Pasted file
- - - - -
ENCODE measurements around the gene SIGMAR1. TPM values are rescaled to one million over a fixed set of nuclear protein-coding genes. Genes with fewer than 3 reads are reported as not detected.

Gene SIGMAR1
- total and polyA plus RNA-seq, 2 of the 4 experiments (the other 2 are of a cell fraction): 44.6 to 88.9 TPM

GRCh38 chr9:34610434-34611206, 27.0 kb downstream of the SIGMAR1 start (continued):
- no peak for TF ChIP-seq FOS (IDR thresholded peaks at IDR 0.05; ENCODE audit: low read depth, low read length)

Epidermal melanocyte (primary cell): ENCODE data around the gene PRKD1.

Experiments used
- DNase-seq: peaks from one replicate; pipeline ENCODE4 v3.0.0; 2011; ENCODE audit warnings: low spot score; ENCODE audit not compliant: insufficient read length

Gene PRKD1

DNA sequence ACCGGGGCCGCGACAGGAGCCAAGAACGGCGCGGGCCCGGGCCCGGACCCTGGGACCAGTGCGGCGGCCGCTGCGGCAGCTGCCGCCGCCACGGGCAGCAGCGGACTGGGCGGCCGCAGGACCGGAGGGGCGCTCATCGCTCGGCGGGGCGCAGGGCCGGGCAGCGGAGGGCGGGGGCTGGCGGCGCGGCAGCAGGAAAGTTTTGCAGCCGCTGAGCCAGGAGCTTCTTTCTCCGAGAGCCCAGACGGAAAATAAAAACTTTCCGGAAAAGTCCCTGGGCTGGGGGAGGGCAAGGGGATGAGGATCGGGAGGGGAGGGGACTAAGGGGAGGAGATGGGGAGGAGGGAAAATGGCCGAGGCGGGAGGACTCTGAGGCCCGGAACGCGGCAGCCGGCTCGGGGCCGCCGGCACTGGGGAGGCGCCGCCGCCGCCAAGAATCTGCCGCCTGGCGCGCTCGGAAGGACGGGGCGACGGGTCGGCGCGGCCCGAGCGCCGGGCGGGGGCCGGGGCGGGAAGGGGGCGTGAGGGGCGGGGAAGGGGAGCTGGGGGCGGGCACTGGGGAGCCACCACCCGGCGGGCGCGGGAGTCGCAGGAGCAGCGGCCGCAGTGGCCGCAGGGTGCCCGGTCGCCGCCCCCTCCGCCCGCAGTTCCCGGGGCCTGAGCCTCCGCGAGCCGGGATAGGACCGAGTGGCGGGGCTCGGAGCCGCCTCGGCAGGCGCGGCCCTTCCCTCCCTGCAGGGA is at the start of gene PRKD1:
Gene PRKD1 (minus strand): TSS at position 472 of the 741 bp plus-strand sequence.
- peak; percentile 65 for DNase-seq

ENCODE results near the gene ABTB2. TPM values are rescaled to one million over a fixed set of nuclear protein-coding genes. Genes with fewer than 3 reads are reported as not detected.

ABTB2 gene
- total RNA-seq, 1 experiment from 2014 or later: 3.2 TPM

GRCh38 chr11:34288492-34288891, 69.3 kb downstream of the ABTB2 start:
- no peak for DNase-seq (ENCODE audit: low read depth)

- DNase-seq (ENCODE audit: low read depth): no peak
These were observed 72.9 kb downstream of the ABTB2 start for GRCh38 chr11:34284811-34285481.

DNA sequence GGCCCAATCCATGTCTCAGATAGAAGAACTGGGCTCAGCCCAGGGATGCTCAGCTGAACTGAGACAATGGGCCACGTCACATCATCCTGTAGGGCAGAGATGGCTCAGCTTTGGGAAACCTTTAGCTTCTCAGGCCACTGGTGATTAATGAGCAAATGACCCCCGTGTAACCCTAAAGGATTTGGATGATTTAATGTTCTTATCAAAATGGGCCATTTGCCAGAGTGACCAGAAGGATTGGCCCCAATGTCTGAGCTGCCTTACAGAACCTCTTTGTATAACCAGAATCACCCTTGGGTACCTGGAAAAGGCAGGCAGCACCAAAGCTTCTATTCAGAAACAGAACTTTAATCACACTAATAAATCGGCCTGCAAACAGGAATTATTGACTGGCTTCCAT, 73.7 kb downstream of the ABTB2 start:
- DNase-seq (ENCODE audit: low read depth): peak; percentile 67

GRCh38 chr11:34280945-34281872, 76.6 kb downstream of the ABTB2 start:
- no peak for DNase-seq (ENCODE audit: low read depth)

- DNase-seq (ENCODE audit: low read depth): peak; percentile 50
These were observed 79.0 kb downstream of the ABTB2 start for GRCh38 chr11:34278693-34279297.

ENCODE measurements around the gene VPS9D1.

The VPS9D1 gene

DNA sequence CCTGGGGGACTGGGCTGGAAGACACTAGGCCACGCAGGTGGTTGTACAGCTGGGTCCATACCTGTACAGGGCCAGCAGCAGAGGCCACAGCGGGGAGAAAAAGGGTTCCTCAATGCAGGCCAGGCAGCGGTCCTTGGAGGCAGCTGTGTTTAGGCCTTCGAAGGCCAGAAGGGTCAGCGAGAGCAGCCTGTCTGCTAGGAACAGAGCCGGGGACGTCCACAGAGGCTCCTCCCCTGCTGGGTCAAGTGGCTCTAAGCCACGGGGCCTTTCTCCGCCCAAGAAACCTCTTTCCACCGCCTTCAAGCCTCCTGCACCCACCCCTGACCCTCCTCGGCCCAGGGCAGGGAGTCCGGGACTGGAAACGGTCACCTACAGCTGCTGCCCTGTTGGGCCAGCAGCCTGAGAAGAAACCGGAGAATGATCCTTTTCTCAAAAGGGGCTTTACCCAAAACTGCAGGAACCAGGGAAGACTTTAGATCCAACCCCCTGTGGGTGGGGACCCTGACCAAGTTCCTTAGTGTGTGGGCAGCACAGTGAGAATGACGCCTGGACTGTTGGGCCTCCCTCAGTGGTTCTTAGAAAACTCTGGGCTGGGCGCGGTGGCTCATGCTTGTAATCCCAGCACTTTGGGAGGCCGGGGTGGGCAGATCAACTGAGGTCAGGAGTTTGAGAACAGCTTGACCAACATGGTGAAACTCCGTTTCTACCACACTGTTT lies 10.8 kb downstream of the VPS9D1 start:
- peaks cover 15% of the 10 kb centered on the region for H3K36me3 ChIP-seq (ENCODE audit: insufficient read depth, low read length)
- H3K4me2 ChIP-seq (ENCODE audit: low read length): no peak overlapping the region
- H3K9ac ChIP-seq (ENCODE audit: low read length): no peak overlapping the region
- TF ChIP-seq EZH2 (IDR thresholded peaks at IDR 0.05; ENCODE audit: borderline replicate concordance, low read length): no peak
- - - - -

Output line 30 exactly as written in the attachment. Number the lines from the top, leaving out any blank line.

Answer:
- H3K4me2 ChIP-seq (ENCODE audit: low read length): no peak overlapping the region